Which choice is correct? Check your answers at the end of the quiz.
- (a) Smith referred to her as, “that useless cow.” (b) Smith referred to her as “that useless cow.”
- Eyewitnesses fled the scene in (a) a brown, 2002 Ford (b) a brown 2002 Ford.
- (a) Dr. Allen told her to: do whatever it takes to get the consent signed. (b) Dr. Allen told her to do whatever it takes to get the consent signed.
- Exxon is a (a) publicly traded company (b) publicly-traded company.
- The defendants seek to (a) run out the clock (b) run-out the clock.
Answers: 1. (b) 2. (b) 3. (b) 4. (a) 5. (a)
How did you do?
This quiz is modified from Bryan Garner’s Law Prose lessons. He is a consultant who leads continuing legal education seminars. The answers are correct whether you are a lawyer or a third grader.
In the following examples, I’m going to put an X where a comma belongs.
I’ve noticed that a use for commas I learned as a child has been disappearing (see above):
Thanks for everythingX Laura.
Both of those sentences should take a comma before the official names. This may be a battle I’ve lost, but I’m still using this rule in my own writing.
Some commas are needed for clarity:
When I was about to enter the houseX my cousin showed up.
Don’t forget a comma when your sentence ends with a confirming question:
You finished the report yesterdayX didn’t you?
© Judi Birnberg There must be a comma and quotation marks somewhere.
Did you know periods and commas always go inside quotation marks? Would I lie to you? (The Brits do the opposite, however.)
Here are a couple of examples:
Our teacher assigned us to read Henry James’ “The Turn of the Screw.”
“The Turn of the Screw,” a short novel by Henry James, is considered a type of ghost story.
Sometimes you need to use both double and single quotation marks in one sentence. Remember, this is the American manner of punctuating. The British system is the opposite of ours: they use single quotes where we use doubles.
Here is an American example: Joginder stated, “My classics professor assigned the first 40 pages of ‘The Odyssey’ for our next meeting.”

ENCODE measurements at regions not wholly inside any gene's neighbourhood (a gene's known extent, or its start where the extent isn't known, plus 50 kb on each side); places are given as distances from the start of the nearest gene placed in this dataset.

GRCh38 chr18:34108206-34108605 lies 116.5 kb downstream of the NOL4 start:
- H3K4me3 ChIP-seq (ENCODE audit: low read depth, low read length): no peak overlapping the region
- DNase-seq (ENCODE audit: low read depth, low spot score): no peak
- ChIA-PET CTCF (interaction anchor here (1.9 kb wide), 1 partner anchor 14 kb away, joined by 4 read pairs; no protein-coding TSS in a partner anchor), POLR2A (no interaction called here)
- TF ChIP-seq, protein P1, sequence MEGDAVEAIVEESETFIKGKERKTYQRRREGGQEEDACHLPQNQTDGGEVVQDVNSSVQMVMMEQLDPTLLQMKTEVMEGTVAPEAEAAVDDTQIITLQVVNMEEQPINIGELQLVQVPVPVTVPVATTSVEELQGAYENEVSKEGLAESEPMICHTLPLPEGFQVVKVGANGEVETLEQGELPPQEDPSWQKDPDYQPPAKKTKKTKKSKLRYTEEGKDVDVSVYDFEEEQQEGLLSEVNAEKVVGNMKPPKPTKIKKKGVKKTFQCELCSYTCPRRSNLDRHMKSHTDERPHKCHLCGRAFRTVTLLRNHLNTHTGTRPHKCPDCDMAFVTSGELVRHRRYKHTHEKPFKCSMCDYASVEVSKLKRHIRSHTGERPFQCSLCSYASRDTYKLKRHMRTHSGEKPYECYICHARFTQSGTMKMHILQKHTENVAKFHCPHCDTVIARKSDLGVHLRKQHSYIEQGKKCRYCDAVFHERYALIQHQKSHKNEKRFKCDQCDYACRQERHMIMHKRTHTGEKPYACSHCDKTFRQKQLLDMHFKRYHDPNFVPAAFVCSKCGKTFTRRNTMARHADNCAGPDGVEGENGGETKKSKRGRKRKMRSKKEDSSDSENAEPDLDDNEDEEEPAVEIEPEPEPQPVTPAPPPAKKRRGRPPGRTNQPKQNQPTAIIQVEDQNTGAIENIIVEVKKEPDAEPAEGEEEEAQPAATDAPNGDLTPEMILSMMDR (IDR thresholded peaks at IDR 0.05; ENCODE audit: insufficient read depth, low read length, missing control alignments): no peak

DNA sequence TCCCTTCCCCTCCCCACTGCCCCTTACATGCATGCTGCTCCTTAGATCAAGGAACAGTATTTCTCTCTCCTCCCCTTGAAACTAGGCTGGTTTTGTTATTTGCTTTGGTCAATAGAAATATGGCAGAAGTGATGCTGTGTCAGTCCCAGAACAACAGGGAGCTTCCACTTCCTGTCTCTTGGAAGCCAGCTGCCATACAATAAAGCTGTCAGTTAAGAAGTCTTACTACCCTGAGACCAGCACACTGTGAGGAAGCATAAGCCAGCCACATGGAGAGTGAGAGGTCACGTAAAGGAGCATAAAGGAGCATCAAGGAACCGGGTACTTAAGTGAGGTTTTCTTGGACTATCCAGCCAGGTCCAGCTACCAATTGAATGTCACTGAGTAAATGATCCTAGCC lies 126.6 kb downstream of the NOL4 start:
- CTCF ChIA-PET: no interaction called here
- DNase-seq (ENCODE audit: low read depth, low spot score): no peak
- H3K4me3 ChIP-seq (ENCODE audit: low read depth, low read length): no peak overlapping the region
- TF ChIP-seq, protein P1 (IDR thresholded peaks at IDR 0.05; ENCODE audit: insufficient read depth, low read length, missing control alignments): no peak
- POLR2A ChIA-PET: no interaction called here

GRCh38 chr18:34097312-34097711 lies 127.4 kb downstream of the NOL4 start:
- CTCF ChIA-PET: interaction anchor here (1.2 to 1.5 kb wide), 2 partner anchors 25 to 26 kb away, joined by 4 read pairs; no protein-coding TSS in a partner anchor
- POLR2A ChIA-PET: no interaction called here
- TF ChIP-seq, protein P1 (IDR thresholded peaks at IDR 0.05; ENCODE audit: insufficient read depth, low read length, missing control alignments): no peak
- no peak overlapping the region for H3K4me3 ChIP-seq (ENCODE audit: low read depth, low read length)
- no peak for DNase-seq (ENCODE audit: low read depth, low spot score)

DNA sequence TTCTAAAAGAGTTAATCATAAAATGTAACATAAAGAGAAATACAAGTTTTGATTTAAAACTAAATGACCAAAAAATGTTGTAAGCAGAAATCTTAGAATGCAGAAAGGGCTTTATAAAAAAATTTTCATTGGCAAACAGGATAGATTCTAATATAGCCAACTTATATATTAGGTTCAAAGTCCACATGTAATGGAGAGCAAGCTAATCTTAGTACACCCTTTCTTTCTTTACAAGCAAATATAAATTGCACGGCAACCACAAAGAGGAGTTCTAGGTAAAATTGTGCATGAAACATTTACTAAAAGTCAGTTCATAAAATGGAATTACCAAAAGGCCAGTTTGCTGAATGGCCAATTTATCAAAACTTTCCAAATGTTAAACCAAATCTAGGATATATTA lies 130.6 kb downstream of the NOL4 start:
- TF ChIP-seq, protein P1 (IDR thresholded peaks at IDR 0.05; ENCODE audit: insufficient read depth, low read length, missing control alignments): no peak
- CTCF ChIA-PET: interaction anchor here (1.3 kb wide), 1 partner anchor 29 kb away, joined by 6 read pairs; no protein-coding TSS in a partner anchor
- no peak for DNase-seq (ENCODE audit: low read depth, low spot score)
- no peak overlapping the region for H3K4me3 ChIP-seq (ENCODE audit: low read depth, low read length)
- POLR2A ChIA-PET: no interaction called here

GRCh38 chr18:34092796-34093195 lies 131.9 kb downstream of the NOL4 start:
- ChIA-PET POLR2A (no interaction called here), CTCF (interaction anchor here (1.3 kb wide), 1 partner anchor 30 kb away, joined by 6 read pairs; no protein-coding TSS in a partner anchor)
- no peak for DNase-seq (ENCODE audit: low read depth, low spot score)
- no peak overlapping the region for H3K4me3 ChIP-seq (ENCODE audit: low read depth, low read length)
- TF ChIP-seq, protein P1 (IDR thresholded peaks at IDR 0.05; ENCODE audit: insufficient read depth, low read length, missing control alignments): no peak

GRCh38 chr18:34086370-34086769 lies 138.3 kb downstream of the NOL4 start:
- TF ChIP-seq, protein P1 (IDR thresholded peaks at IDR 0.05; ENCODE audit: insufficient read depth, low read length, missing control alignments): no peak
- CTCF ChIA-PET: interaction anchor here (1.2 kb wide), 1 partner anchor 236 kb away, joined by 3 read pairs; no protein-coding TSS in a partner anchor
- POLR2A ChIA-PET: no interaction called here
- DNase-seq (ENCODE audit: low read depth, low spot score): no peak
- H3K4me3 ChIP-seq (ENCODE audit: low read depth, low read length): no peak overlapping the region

Normally, you would put “The Odyssey” in double quotes, but because it is within a statement that needs double quotes, you use single quotes for the “inside” one.
Joginder may ask, “Did Seema really say, ‘Why would I date him after the rude comment he made to me?’ “
That is a quoted question within another quoted question. Both sets of quotation marks come at the end of the sentence. It’s important to leave a space between the single and double quotes. Singles always come inside doubles (in America).
You may quote me.
If a person has a nickname commonly associated with the given name, don’t use quotation marks around the nickname. For example, just write James (Jim) Cooper. But when the nickname is unexpected, use the quotes: James “Hotshot” Cooper.
Yogi Berra’s given name was Lorenzo Pietro, later anglicized to Lawrence Peter. At some point he acquired the nickname “Yogi,” but before long no one remembered the Lawrence Peter part and he became Yogi without the quotation marks.
Sometimes we write a document in which we use a word in a way that differs from its more usual meaning. If you write that a location is filled with bugs, you need to put that word in quotation marks. Otherwise, people will be rushing to call an exterminator.
However, after the first use of bugs, omit the quotes for that word and for all other forms of it (bugged, bugging, etc.). You’ve already clued your readers in to the fact that you are referring to listening devices. No need to call an exterminator.
All words have explicit dictionary meanings—denotations—as well as associated meanings—connotations. Often these connotations are cultural. For example, a color, such as white, may connote purity in one culture and yet be the color of death in another.
It’s important to be certain what connotations words carry. Words you may see as synonyms may have either positive or negative connotations, depending on the context and the culture. For example, the word odor may be seen as positive, negative, or neutral. But if you’re looking for synonyms, check this list and see if some of them might not work for you. When in doubt, look up words in the dictionary to see if a word might have a connotation you weren’t aware of and don’t want. When writing a poem to your love and seeking to focus on how wonderful that person smells, it might be better to stick away from stench and reek.